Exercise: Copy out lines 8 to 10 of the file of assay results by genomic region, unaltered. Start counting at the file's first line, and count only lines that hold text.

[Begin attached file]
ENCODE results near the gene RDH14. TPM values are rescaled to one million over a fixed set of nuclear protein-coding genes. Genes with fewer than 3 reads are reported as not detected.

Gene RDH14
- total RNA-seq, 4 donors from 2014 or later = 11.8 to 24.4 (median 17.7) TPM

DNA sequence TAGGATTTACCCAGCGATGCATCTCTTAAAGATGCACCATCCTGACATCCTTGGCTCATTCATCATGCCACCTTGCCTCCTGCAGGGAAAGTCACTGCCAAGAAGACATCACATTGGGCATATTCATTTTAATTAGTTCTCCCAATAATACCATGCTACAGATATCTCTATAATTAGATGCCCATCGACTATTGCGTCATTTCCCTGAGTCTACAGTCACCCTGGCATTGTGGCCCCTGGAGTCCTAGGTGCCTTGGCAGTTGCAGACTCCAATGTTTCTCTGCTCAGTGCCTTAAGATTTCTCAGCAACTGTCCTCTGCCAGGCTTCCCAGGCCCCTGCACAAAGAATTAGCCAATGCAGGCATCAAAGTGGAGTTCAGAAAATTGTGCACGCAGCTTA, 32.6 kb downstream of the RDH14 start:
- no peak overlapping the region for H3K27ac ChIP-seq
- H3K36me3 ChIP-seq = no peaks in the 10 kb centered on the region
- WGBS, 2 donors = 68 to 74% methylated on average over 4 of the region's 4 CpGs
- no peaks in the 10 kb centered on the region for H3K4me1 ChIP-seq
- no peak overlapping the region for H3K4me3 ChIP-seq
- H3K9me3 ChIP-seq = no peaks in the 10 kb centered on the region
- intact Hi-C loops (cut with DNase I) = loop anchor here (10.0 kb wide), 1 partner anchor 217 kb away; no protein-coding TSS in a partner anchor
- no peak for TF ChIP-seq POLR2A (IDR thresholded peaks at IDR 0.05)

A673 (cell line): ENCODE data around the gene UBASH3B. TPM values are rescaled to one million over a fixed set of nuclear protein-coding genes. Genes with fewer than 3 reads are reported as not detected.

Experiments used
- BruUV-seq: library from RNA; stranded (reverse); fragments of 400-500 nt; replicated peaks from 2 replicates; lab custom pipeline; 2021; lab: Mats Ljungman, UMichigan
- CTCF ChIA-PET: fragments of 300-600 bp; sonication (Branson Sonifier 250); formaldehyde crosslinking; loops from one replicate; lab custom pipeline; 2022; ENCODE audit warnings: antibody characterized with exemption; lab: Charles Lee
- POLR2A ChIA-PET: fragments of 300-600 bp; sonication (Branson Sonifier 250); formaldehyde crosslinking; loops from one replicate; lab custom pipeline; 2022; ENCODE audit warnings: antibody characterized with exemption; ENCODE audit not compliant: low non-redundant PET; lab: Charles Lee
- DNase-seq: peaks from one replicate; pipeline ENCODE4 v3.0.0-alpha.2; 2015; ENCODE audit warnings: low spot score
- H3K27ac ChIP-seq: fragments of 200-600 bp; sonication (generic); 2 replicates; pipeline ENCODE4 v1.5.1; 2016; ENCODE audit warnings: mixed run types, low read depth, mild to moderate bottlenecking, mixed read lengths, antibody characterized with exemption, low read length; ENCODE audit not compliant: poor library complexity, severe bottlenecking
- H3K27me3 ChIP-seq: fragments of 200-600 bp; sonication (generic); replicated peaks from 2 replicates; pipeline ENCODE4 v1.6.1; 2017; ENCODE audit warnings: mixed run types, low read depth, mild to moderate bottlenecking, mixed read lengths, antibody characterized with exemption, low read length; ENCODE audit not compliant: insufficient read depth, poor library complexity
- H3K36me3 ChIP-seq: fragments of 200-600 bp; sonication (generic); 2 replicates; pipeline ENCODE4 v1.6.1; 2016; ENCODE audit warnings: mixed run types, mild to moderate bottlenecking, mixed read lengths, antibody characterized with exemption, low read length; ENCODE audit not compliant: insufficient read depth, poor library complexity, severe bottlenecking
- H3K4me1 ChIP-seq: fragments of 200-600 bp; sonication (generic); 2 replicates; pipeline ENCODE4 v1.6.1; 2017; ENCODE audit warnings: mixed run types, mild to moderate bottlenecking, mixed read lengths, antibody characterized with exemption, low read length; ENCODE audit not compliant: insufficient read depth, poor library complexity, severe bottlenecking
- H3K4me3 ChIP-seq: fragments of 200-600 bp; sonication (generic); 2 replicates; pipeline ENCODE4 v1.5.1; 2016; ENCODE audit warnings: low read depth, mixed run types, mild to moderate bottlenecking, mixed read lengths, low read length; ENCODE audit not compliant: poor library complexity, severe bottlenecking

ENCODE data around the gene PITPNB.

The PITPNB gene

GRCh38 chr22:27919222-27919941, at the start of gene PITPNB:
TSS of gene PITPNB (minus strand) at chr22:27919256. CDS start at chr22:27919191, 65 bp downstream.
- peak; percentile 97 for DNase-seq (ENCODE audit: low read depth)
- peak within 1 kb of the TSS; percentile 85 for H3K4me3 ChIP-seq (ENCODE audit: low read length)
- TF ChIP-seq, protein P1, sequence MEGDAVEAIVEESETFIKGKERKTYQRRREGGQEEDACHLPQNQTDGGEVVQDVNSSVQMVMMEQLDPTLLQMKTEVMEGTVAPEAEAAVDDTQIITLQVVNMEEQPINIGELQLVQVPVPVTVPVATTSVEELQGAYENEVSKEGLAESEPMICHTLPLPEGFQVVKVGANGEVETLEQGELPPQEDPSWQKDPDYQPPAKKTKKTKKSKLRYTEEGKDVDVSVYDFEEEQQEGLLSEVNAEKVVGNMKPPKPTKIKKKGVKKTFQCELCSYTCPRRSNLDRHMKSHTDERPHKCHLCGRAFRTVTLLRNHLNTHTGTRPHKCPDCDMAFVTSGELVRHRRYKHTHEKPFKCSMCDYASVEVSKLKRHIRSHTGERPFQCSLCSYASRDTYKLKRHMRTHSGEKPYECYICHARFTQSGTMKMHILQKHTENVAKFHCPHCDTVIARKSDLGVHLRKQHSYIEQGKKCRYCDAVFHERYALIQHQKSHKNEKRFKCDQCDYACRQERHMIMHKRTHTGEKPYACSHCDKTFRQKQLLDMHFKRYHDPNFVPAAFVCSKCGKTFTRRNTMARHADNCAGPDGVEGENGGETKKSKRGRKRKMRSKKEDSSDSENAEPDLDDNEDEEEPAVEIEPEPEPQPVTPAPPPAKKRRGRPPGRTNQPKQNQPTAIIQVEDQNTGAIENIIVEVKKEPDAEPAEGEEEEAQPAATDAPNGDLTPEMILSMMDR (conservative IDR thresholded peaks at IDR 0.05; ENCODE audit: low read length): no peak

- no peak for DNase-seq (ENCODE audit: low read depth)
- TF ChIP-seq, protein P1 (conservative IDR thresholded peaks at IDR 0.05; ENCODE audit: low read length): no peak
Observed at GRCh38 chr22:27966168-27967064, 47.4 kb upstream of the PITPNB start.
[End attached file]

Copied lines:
- no peaks in the 10 kb centered on the region for H3K4me1 ChIP-seq
- no peak overlapping the region for H3K4me3 ChIP-seq
- H3K9me3 ChIP-seq = no peaks in the 10 kb centered on the region